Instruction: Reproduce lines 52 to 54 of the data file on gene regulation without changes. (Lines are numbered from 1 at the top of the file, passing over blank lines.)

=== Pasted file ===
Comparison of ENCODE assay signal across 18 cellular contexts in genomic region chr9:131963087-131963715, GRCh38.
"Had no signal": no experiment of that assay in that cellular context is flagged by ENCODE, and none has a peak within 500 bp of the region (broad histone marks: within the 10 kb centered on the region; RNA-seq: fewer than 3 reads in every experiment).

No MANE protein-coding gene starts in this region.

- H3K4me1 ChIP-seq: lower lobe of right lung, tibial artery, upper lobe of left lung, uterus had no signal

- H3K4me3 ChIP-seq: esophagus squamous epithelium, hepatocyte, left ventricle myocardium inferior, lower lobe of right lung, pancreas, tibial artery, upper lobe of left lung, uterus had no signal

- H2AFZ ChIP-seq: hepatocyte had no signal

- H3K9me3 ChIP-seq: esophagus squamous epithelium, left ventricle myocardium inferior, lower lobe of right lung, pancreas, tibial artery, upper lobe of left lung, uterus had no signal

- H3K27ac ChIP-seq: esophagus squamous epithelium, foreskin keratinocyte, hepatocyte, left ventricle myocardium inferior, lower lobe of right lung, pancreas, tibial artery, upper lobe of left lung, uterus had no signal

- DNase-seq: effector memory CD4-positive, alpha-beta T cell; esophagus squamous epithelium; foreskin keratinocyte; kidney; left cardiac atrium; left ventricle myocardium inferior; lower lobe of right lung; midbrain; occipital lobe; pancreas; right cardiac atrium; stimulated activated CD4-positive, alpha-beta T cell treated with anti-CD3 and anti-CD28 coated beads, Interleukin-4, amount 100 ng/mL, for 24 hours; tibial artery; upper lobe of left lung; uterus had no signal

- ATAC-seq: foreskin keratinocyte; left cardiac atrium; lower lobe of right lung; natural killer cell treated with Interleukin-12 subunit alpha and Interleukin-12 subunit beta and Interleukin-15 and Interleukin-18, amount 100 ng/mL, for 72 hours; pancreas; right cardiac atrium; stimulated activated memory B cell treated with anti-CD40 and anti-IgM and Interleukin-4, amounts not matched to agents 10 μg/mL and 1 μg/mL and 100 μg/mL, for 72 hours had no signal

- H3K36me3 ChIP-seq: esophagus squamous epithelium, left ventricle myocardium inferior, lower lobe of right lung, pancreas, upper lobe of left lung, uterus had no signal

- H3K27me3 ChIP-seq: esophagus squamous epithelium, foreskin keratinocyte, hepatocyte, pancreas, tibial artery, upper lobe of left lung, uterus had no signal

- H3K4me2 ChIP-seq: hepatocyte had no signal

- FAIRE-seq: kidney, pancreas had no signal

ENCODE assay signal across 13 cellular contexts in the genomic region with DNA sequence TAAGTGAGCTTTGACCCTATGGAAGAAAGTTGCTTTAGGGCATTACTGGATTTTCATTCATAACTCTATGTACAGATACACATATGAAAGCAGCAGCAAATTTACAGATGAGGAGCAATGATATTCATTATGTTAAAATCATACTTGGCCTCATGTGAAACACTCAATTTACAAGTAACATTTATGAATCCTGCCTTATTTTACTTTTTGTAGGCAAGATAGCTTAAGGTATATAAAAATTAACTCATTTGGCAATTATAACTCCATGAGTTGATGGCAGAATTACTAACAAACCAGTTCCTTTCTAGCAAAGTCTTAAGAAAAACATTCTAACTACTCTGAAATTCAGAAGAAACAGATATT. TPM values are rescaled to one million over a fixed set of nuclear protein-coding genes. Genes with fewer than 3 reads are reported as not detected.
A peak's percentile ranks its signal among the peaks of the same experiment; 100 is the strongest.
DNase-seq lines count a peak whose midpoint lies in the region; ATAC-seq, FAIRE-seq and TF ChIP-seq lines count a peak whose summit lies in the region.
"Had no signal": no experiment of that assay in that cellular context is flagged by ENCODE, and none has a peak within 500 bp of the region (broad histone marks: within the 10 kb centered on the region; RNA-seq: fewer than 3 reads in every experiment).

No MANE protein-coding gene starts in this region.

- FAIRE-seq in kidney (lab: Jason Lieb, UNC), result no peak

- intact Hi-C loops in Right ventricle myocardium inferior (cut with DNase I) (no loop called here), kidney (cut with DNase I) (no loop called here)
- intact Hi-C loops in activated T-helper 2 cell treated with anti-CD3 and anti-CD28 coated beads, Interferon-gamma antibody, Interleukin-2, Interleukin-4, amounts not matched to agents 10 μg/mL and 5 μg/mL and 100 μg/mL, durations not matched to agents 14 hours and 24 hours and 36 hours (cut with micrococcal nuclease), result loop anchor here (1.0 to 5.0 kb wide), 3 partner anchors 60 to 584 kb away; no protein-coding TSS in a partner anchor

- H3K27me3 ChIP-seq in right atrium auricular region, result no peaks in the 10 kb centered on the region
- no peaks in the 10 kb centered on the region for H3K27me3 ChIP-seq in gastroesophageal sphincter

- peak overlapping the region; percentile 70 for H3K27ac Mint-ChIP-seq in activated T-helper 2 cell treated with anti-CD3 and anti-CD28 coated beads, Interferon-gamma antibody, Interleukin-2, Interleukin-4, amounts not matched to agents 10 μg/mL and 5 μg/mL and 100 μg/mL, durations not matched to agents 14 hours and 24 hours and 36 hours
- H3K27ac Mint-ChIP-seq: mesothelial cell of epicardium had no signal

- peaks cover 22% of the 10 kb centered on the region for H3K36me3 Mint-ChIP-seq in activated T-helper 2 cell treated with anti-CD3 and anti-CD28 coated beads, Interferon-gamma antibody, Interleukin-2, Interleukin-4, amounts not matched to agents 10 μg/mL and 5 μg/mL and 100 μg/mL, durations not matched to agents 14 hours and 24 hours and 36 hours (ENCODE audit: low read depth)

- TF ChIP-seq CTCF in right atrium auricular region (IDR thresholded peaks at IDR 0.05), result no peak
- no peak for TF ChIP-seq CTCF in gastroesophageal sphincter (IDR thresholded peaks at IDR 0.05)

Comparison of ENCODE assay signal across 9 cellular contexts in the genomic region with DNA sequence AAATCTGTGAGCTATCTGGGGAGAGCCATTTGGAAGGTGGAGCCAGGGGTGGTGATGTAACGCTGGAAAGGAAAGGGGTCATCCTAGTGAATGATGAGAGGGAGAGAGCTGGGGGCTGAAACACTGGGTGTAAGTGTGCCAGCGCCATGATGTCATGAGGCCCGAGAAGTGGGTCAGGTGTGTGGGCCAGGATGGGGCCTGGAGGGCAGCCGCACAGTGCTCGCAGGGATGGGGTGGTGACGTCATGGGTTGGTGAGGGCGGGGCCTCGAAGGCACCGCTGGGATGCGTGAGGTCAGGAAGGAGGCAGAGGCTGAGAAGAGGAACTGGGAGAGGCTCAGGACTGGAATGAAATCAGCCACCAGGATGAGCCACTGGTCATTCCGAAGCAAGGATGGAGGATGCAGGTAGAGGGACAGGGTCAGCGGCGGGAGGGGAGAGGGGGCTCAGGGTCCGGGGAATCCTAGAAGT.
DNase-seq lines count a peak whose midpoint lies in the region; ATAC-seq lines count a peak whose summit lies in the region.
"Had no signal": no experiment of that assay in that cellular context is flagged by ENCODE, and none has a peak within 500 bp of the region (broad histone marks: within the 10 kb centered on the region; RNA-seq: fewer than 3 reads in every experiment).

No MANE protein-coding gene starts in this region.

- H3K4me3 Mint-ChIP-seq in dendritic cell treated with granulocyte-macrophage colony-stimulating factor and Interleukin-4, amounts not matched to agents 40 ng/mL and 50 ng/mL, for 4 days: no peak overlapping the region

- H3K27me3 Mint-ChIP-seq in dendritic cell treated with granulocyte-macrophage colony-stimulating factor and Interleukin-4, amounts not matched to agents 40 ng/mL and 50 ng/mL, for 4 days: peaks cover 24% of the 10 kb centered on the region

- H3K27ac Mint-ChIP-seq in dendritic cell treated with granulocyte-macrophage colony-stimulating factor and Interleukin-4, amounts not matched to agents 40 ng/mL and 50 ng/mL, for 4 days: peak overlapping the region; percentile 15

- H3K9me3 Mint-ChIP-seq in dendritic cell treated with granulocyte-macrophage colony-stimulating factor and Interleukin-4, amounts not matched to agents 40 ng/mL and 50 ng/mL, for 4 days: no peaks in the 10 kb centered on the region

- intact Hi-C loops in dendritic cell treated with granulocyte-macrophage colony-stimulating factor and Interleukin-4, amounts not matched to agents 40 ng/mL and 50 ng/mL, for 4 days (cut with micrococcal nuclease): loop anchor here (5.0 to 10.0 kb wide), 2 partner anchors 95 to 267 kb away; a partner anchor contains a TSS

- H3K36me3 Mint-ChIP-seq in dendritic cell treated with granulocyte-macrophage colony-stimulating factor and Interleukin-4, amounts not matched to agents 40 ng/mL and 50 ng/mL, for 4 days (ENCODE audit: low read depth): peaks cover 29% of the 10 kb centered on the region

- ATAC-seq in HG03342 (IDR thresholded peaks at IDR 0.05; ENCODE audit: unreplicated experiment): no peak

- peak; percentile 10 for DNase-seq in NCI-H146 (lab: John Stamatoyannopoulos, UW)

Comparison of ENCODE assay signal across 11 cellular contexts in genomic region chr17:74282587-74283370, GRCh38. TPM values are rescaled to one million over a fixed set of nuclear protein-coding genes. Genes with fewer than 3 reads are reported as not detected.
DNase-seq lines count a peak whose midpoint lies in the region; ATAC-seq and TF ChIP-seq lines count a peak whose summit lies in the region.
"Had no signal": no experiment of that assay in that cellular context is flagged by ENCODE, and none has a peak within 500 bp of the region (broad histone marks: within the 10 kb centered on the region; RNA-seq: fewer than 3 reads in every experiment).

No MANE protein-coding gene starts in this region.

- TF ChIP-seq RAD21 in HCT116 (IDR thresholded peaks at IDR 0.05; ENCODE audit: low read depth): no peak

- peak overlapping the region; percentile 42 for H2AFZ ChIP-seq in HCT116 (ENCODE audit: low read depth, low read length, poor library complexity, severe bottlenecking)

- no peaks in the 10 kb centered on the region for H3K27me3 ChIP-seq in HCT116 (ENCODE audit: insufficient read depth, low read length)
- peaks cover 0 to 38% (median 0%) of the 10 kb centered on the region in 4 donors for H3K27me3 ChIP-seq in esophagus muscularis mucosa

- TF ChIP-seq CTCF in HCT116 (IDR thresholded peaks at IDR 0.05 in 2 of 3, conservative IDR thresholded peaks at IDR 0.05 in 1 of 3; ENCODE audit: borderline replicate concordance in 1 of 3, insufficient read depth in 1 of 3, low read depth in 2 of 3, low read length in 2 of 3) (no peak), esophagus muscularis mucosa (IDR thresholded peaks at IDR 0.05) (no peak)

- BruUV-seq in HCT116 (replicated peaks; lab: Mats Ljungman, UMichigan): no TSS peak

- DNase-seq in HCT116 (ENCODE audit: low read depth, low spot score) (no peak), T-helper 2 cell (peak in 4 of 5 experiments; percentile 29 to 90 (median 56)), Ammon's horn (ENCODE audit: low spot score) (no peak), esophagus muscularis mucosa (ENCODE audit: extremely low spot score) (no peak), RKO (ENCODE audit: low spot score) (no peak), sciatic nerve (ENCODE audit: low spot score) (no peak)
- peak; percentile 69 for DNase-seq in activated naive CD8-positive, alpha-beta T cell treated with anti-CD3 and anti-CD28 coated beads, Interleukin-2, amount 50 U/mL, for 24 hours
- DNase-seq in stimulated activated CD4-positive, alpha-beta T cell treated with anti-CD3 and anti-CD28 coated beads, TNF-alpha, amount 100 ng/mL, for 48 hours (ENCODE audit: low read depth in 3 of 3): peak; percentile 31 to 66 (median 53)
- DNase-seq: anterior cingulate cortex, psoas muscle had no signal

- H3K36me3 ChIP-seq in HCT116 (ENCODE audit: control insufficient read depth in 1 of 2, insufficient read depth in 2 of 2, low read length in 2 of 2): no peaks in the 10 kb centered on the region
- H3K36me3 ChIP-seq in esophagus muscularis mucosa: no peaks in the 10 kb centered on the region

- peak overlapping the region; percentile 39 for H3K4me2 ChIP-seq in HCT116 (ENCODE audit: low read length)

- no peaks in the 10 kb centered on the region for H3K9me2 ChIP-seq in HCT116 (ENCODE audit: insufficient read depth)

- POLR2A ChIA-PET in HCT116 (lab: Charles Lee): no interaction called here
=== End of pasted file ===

- DNase-seq in HCT116 (ENCODE audit: low read depth, low spot score) (no peak), T-helper 2 cell (peak in 4 of 5 experiments; percentile 29 to 90 (median 56)), Ammon's horn (ENCODE audit: low spot score) (no peak), esophagus muscularis mucosa (ENCODE audit: extremely low spot score) (no peak), RKO (ENCODE audit: low spot score) (no peak), sciatic nerve (ENCODE audit: low spot score) (no peak)
- peak; percentile 69 for DNase-seq in activated naive CD8-positive, alpha-beta T cell treated with anti-CD3 and anti-CD28 coated beads, Interleukin-2, amount 50 U/mL, for 24 hours
- DNase-seq in stimulated activated CD4-positive, alpha-beta T cell treated with anti-CD3 and anti-CD28 coated beads, TNF-alpha, amount 100 ng/mL, for 48 hours (ENCODE audit: low read depth in 3 of 3): peak; percentile 31 to 66 (median 53)